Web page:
The global teacher shortage crisis has reached unprecedented levels, and Australia, in particular, is grappling with its impact across all school sectors. Heavy workloads, a declining sense of respect, and recruitment policies are some of the key factors contributing to this crisis.
In this article, we delve into the concept of cultivating trans-cultural respect literacy as a promising solution to address teacher shortages. To illustrate this concept, we draw inspiration from cultures such as China and Malaysia, where the teaching profession is held in the same high regard as the medical field.
The Decline of Teacher Respect in Australia
Despite numerous initiatives and action plans, Australian teachers have witnessed a gradual erosion of respect over the years. A Monash Education study has unveiled a startling statistic: a staggering 70% of Australian teachers feel that they are not respected by the broader community. This sobering fact underscores the urgency of prioritizing teacher respect through various socio-cultural avenues, including advocacy and policy engagement. UNICEF emphasises the importance of granting teachers the respect, fair compensation, training, and support they need to fulfill their crucial role in children’s lives. The situation is even more challenging for immigrant teachers in Australia, who often face intersectional discrimination and marginalization both before and after entering the profession.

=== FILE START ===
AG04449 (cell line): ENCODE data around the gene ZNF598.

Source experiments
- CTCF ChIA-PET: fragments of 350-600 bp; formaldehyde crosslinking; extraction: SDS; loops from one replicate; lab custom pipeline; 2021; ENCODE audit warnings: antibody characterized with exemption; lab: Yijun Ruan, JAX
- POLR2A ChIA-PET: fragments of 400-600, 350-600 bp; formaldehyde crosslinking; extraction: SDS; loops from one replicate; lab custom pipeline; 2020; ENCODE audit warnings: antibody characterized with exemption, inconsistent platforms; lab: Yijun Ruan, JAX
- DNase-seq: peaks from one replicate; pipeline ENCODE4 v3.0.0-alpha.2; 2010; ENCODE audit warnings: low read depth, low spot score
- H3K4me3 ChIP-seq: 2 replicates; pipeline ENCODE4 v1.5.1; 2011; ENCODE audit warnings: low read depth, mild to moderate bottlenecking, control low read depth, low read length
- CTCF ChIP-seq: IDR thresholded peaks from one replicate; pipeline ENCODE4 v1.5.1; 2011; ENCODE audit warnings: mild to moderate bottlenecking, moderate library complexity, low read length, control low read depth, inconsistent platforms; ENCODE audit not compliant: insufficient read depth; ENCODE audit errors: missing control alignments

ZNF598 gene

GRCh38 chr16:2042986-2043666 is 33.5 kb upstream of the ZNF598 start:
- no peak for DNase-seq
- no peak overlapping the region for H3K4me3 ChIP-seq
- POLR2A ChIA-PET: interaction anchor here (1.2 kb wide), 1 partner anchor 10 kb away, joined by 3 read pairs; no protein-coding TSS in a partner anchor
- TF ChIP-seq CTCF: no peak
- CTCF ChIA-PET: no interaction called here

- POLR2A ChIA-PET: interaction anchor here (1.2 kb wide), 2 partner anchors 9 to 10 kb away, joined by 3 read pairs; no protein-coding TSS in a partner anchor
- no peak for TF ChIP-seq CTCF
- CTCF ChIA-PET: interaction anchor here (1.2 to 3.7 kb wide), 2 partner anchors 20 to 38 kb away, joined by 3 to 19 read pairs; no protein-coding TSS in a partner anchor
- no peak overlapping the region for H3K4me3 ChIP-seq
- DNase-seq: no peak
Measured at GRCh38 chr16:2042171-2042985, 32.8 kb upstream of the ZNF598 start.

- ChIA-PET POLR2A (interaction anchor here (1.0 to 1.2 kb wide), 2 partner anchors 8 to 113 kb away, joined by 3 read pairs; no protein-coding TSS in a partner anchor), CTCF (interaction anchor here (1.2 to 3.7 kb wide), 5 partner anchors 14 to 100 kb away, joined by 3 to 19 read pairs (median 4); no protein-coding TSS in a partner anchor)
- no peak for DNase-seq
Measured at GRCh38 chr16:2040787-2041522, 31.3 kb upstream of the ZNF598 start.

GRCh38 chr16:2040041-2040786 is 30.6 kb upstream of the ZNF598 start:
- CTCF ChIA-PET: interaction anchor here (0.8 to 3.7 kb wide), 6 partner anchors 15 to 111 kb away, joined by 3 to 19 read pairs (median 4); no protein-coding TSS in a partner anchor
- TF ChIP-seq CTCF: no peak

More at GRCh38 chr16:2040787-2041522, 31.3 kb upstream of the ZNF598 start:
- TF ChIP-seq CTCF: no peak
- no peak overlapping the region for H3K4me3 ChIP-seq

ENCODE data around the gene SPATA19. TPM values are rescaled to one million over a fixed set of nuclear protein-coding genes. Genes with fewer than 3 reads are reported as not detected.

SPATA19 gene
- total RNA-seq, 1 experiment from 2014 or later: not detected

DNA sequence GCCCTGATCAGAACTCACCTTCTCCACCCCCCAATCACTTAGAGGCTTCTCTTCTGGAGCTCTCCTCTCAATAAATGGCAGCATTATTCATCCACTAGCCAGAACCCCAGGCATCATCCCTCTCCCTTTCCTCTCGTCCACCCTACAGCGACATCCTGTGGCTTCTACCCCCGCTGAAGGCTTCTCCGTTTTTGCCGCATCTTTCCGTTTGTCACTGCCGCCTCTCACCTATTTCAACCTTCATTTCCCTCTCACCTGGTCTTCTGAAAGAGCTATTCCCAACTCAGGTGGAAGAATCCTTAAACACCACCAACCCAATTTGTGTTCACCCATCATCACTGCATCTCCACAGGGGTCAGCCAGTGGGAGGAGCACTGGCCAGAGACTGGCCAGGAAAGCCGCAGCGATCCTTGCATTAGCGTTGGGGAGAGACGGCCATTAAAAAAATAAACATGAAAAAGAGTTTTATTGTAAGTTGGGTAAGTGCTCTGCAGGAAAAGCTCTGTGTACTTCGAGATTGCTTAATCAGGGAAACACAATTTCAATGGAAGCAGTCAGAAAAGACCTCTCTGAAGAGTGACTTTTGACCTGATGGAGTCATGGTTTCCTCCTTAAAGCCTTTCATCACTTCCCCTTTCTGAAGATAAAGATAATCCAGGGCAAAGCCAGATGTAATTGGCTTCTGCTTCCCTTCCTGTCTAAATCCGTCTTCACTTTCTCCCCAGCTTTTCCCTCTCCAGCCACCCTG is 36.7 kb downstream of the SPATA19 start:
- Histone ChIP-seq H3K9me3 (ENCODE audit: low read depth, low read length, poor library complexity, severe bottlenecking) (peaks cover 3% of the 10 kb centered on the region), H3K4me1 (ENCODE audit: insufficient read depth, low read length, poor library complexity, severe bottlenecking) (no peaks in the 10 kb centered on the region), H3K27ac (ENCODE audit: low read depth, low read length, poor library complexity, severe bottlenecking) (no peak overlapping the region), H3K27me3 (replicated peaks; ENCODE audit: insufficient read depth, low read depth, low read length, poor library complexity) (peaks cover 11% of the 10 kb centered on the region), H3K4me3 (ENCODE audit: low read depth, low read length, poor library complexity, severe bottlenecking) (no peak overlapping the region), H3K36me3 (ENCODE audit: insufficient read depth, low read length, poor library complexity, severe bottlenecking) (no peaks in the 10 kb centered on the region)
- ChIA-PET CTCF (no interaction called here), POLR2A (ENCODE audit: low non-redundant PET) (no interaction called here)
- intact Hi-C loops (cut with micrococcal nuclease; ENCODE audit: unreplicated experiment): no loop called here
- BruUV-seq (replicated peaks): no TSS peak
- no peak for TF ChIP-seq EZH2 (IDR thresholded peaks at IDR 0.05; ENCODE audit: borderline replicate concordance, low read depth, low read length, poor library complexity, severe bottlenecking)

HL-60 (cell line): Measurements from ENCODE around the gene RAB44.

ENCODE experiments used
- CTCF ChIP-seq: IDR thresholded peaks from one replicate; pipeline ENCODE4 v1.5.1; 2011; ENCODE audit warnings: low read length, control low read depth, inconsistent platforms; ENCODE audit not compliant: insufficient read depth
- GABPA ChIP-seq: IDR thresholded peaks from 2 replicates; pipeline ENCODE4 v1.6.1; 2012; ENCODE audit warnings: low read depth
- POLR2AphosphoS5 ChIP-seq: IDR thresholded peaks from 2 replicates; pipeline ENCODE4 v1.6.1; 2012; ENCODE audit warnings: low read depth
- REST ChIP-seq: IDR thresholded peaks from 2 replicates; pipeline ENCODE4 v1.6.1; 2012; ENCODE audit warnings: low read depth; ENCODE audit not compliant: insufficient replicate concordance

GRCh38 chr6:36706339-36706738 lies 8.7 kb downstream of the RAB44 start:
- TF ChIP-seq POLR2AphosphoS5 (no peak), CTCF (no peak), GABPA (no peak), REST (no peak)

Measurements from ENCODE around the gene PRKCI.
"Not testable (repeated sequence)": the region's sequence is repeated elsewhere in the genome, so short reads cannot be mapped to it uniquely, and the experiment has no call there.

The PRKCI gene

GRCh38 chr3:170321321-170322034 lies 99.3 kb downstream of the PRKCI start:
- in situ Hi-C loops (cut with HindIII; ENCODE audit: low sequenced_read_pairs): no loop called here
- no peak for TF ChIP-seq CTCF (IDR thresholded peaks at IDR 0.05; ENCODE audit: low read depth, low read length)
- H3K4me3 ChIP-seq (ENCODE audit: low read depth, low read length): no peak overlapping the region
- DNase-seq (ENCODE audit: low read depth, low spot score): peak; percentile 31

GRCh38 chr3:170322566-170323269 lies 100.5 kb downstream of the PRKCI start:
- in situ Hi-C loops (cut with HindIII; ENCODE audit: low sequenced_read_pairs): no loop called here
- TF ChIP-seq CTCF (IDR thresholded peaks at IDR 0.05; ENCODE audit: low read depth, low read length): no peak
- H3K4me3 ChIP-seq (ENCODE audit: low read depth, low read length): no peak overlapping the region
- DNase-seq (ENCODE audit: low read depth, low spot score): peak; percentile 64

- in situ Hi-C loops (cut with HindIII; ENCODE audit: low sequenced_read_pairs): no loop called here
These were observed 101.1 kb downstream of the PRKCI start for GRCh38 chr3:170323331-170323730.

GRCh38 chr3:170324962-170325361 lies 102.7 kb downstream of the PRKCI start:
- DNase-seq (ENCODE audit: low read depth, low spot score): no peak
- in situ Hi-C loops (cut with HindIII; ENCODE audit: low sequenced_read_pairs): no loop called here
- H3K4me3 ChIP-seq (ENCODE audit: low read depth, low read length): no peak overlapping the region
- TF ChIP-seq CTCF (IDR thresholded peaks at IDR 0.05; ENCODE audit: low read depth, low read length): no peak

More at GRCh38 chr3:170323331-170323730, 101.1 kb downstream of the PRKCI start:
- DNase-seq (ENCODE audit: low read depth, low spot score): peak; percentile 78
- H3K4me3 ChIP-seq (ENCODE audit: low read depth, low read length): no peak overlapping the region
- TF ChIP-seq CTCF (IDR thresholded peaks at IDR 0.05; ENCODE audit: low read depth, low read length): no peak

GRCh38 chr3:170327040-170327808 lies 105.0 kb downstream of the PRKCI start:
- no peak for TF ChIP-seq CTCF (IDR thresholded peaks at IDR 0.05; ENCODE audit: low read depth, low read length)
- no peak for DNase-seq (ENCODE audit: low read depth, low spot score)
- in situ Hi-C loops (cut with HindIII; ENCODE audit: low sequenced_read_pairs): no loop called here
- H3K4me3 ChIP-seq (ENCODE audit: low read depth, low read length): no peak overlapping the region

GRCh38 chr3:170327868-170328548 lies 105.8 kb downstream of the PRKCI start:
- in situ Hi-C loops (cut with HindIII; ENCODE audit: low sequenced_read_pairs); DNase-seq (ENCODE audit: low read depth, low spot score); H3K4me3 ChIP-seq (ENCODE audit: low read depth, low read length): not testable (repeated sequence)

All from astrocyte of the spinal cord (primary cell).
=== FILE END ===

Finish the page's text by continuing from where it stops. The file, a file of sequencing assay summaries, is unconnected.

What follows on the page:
Trans-Cultural Lessons: Insights from countries in Asia
Adopting a transcultural approach to confront the lack of respect and appreciation for teachers, we can draw significant lessons from cultures that deeply value educators. China and Malaysia serve as prime examples where the teaching profession enjoys the same level of esteem as the medical field. According to Global Teacher Status Index, 2018, these countries respect the teachers most in the world.